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Congress Must Halt Biden’s Arms Sales to Saudi Arabia

The U.S. president is reneging on his campaign promises in an effort to appease Riyadh. A bipartisan team of lawmakers can stop him.

By , the executive director of Democracy for the Arab World Now (DAWN).
Yemeni army reinforcements arrive.
Yemeni army reinforcements arrive.
Yemeni army reinforcements arrive to join fighters loyal to Yemen’s Saudi-backed government on the southern front of Marib, the last remaining government stronghold in northern Yemen, on Nov. 16. STR/AFP via Getty Images

This week, U.S. Sens. Rand Paul, Bernie Sanders, Ron Wyden, and Mike Lee are expected to push for a vote on a motion disapproving of the Biden White House’s first major arms sale to Saudi Arabia—a $650 million deal to export 280 Raytheon-built missiles and 596 missile launchers. The showdown with the White House comes in the same week as an expected Senate vote on an amendment to the National Defense Authorization Act to ban all U.S. support for the Saudi war in Yemen, including this proposed arms sale.

If the democratic will of U.S. citizens mattered, the resolution and amendment would pass easily because the American public has made clear that it opposes arms sales to Saudi Arabia. In a rare display of bipartisan unity, a united House and Senate, Republican and Democrat, recognized this when they voted to ban arms sales and end the U.S. role in the Yemen war not once, but four times in 2019 (the former topic saw three joint resolutions; the latter saw one). They were blocked only by former President Donald Trump’s vetoes.

Change seemed on the horizon when then-presidential candidate Joe Biden promised to end arms sales to Saudi Arabia—all arms sales, not just “defensive” ones. This is what the American people want and Congress affirmed in October: to end the United States’ complicity in the war destroying Yemen. U.S. weapons and Washington’s ongoing support for the Saudi war effort have contributed to an unprecedented humanitarian disaster in Yemen, with millions of Yemenis near starvation and over 130,000 killed, residential areas and factories reduced to rubble, and the economy on the brink of collapse.

This week, U.S. Sens. Rand Paul, Bernie Sanders, Ron Wyden, and Mike Lee are expected to push for a vote on a motion disapproving of the Biden White House’s first major arms sale to Saudi Arabia—a $650 million deal to export 280 Raytheon-built missiles and 596 missile launchers. The showdown with the White House comes in the same week as an expected Senate vote on an amendment to the National Defense Authorization Act to ban all U.S. support for the Saudi war in Yemen, including this proposed arms sale.

If the democratic will of U.S. citizens mattered, the resolution and amendment would pass easily because the American public has made clear that it opposes arms sales to Saudi Arabia. In a rare display of bipartisan unity, a united House and Senate, Republican and Democrat, recognized this when they voted to ban arms sales and end the U.S. role in the Yemen war not once, but four times in 2019 (the former topic saw three joint resolutions; the latter saw one). They were blocked only by former President Donald Trump’s vetoes.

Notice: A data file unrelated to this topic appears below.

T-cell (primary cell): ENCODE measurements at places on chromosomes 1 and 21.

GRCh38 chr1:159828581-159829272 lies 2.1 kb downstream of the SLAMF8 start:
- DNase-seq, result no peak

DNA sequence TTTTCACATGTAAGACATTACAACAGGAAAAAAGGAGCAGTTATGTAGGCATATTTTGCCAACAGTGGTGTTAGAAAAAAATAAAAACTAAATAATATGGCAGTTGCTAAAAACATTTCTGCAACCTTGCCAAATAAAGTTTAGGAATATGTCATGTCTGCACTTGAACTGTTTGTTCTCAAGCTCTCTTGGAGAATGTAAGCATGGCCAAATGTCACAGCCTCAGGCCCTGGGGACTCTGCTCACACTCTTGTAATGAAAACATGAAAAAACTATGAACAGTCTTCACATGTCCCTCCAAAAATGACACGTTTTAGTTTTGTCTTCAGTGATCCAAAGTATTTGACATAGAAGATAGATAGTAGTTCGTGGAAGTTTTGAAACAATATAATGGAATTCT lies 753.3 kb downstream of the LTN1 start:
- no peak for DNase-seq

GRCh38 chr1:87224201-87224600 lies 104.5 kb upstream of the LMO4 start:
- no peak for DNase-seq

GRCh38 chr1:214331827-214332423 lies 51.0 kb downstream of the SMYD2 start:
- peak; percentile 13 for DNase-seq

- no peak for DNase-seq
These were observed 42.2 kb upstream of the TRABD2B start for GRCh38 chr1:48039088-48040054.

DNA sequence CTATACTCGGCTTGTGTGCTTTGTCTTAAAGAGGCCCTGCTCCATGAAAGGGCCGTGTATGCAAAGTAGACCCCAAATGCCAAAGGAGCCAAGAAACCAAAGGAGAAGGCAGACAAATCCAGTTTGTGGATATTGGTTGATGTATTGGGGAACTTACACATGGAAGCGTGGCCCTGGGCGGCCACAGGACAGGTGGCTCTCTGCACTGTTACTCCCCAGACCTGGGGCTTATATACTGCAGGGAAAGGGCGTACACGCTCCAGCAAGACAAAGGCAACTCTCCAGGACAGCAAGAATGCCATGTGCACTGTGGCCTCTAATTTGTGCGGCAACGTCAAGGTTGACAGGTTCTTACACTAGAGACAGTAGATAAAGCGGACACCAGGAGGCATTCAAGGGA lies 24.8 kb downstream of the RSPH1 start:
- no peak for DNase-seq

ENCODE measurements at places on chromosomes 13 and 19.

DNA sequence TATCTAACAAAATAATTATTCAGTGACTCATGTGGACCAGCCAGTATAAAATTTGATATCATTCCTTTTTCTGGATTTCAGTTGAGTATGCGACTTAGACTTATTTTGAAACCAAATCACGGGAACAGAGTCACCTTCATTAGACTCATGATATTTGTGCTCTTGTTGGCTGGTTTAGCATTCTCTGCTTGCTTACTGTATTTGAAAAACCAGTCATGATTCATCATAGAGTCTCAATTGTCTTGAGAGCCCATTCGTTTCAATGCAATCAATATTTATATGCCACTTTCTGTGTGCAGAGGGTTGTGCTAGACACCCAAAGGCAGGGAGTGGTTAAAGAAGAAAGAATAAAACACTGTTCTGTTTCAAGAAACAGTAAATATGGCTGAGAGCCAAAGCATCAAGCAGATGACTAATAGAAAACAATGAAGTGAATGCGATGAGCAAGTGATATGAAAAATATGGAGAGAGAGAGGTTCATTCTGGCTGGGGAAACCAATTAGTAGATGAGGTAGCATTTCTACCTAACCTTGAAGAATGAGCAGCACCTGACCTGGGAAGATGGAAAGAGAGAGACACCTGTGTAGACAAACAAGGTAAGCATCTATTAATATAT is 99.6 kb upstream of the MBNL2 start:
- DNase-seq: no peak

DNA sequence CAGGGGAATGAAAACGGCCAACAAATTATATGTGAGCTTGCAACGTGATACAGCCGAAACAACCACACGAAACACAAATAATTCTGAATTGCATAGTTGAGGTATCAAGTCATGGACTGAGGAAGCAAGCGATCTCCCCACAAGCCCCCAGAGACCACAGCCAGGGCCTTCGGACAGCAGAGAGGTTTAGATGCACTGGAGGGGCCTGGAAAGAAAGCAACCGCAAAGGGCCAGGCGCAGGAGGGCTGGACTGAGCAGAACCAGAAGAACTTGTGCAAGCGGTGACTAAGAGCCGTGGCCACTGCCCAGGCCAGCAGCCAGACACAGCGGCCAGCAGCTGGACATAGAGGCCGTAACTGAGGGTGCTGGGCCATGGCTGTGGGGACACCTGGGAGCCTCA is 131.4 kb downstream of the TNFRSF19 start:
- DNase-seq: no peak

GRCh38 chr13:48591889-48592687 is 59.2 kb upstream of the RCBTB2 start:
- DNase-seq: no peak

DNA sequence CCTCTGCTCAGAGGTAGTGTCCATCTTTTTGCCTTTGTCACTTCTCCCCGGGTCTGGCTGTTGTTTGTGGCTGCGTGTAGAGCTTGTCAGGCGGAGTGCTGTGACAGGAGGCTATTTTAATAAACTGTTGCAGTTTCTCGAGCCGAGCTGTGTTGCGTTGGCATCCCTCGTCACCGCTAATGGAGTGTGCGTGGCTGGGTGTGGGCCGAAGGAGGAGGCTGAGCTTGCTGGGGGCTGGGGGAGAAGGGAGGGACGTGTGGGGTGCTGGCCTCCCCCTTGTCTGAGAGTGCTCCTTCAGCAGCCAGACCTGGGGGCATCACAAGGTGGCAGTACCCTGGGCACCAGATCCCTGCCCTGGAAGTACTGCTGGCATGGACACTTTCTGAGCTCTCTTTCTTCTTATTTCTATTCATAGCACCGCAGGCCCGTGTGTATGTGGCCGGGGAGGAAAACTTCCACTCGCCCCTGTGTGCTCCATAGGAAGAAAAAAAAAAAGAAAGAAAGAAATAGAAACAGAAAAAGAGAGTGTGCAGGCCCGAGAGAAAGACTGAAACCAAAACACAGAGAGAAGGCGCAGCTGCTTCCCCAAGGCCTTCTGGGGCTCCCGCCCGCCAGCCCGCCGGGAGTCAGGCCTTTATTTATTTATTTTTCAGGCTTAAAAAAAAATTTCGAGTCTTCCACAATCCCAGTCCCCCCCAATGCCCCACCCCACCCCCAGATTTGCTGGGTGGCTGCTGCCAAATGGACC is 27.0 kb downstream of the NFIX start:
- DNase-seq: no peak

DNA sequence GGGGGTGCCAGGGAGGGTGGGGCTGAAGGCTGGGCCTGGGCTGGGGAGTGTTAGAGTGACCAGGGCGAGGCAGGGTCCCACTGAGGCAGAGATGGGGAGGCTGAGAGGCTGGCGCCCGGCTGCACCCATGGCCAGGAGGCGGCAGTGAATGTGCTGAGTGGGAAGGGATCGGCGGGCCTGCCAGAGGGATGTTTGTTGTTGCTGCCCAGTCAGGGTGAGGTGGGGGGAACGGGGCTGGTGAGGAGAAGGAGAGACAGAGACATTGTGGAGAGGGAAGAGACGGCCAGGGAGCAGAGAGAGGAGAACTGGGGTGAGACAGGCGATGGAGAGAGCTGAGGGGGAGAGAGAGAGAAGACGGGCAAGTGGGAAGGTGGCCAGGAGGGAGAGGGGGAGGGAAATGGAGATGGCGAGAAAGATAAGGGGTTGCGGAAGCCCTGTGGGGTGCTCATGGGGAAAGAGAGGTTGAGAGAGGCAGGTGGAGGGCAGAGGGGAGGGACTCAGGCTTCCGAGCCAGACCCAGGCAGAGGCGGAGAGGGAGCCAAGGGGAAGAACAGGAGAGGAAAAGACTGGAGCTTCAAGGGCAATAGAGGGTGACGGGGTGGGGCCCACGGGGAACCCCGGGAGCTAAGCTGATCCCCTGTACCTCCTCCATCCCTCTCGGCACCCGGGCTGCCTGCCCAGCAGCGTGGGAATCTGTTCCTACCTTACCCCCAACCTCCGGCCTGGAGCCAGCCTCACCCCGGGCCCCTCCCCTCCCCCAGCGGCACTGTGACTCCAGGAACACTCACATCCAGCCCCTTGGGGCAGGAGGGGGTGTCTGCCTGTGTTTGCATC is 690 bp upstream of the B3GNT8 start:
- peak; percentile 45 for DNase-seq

Change seemed on the horizon when then-presidential candidate Joe Biden promised to end arms sales to Saudi Arabia—all arms sales, not just “defensive” ones. This is what the American people want and Congress affirmed in October: to end the United States’ complicity in the war destroying Yemen. U.S. weapons and Washington’s ongoing support for the Saudi war effort have contributed to an unprecedented humanitarian disaster in Yemen, with millions of Yemenis near starvation and over 130,000 killed, residential areas and factories reduced to rubble, and the economy on the brink of collapse.

The reasons for opposing U.S. arms sales to Saudi Arabia have not changed since 2019.

The reasons for opposing U.S. arms sales to Saudi Arabia have not changed since 2019. The Kingdom’s destabilizing and malign policies, both at home and abroad, continue unabated. Its reckless and indiscriminate attacks on Yemen continue, and civilian casualties continue to mount, with no sensible strategy or prospect for meaningful military or political gains.

Ostensibly, Saudi Arabia supports the internationally-recognized government of Yemen’s President Abed Rabbo Mansour Hadi, pursuant to U.N. Security Council Resolution 2216, but it in fact long ago gave up the notion that he would return to power, even holding him captive in the Saudi capital, Riyadh.

Instead, the Saudi war in Yemen—supposedly waged to prevent Iranian influence over the Houthi movement—has become a self-fulfilling prophecy, as the Houthis increasingly turned to Iran in the face of the Saudi assault. The United Arab Emirates, meanwhile, has pretended to exit the war, but is still occupying Socotra Island and arming multiple militias, fighting Hadi’s internationally recognized (but domestically ignored) government, ensuring no national unity can emerge.

The Saudi siege of Yemen continues as well. Riyadh has effectively closed off the country’s sea and air borders, enforcing this siege by relentless bombardment of the airport in Sanaa, Yemen’s capital. Indeed, Saudi Crown Prince Mohammed bin Salman appears to be pursuing a policy of collective punishment to starve Yemeni civilians into submission. The consequences, which UNICEF has called the largest humanitarian crisis in the world, have been devastating. New U.S. missiles will only enable Riyadh to maintain this blockade, threatening any aircraft that seeks to land in the country.